By Craig Lewis
Buddhistdoor Global | 15 febuary 2016
The government of the Indian state of Maharashtra has agreed to form a committee to translate the Buddhist scriptures, known in Sanskrit as the Tripitaka, into the Marathi language to commemorate the 125th anniversary of the birth of the Indian scholar, social activist, and reformer Dr. Bhimrao Ramji Ambedkar (1891–56), popularly known as Babasaheb. The Babasaheb Ambedkar Research and Training Institute (BARTI) proposed the project to the government in August last year.
Marathi is an Indo-Aryan language strongly influenced by Sanskrit. One of the 23 official languages of India, it is the official language of the state of Maharashtra and a semi-official language in the state of Goa. According to census data, there were 73 million Marathi speakers in India in 2001.
“The philosophical teachings of Gautam Buddha are conserved in Pali language. The Buddha delivered sermons in language that the common man could understand,” said BARTI director-general D. R. Parihar. “Studying the literature helped Dr. Babasaheb Ambedkar to better understand the values of equality, freedom, fraternity, and social justice—the basis of the directive principles of the Constitution of India. Vipashyana Dhamma Giri, Igatpuri, has published Tripitakas in Pali and we will take help from the center.” (Pune Mirror)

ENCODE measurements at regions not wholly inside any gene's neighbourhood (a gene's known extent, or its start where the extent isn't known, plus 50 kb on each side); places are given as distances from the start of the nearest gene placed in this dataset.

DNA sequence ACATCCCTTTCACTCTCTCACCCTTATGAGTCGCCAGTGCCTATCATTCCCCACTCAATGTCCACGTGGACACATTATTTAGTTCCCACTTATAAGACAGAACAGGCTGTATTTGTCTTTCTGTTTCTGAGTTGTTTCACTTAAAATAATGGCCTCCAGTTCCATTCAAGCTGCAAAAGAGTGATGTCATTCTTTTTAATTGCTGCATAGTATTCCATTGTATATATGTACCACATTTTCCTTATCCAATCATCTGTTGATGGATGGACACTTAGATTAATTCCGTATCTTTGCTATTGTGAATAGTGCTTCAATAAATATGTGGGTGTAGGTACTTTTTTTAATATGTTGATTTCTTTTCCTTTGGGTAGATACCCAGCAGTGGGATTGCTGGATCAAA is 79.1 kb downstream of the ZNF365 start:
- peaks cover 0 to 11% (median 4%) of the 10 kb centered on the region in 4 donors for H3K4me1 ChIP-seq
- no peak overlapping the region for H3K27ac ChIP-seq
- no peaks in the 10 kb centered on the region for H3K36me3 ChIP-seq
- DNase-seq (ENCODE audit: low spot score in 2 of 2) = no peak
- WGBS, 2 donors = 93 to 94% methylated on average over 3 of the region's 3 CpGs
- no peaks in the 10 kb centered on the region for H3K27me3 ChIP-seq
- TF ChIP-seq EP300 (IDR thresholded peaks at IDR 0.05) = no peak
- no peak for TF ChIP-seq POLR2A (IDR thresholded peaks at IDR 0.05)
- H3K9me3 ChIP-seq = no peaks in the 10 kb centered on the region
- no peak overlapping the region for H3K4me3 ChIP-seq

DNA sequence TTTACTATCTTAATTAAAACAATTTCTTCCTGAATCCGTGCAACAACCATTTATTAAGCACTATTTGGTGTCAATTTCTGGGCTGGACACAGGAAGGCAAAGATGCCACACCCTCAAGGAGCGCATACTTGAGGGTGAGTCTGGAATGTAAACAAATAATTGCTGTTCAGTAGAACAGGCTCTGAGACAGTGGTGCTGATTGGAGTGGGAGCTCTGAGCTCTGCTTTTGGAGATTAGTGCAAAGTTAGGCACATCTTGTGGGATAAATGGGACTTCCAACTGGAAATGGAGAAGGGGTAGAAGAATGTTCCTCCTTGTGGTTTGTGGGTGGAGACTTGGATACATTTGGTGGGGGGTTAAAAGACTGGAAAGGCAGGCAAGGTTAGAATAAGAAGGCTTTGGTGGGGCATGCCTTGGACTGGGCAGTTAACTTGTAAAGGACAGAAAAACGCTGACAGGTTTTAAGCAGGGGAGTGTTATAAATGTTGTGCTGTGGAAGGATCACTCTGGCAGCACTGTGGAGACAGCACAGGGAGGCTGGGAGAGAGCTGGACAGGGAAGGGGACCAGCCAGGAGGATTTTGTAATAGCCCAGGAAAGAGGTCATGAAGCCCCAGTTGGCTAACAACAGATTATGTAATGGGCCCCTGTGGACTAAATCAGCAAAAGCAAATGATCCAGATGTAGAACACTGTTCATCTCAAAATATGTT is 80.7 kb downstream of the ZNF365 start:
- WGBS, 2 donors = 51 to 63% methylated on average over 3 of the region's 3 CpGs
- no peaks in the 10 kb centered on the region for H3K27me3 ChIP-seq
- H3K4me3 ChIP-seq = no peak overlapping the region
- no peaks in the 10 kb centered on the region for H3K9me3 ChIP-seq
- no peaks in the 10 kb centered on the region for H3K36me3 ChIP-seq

Gautam Chabukswar, a member of the legislative assembly of Pimpri, a suburb of the city of Pune, who is set to join the proposed committee, expressed eagerness to see the project under way: “Within a month, we will hire Pali, Buddhist, and Marathi scholars to translate . . . 50,000 pages of the Tripitaka. It is a mammoth task and will require five years according to primary estimates. The government will decide on the funding once we finalize the proposal.” (Pune Mirror)
The Tripitaka, or Three Baskets, is a traditional term used to refer to the Buddhist scriptures. The Tripitaka is divided into three parts: the Sutra Pitaka, the teachings and discourses of the historical Buddha, Shakyamuni; the Vinaya Pitaka, or rules and regulations for monastic communities; and the Abhidharma Pitaka, or teachings on Buddhist philosophy and doctrine.
The project in Maharashtra mirrors the ambitious undertaking of the global non-profit initiative 84000, which in 2010 began translating the words and teachings of the Buddha into modern languages with the aim of preserving the teachings and making them available to everyone. According to 84000, only 5 per cent of the Buddha’s teachings have been translated into modern languages, and due to the rapid decline in knowledge of classical languages and in the number of qualified scholars, the world is in danger of losing this unique cultural and spiritual legacy. The 84000 initiative, which has so far commissioned 22,556 pages for translation, aims to provide universal access to Buddhism’s literary heritage within 100 years.
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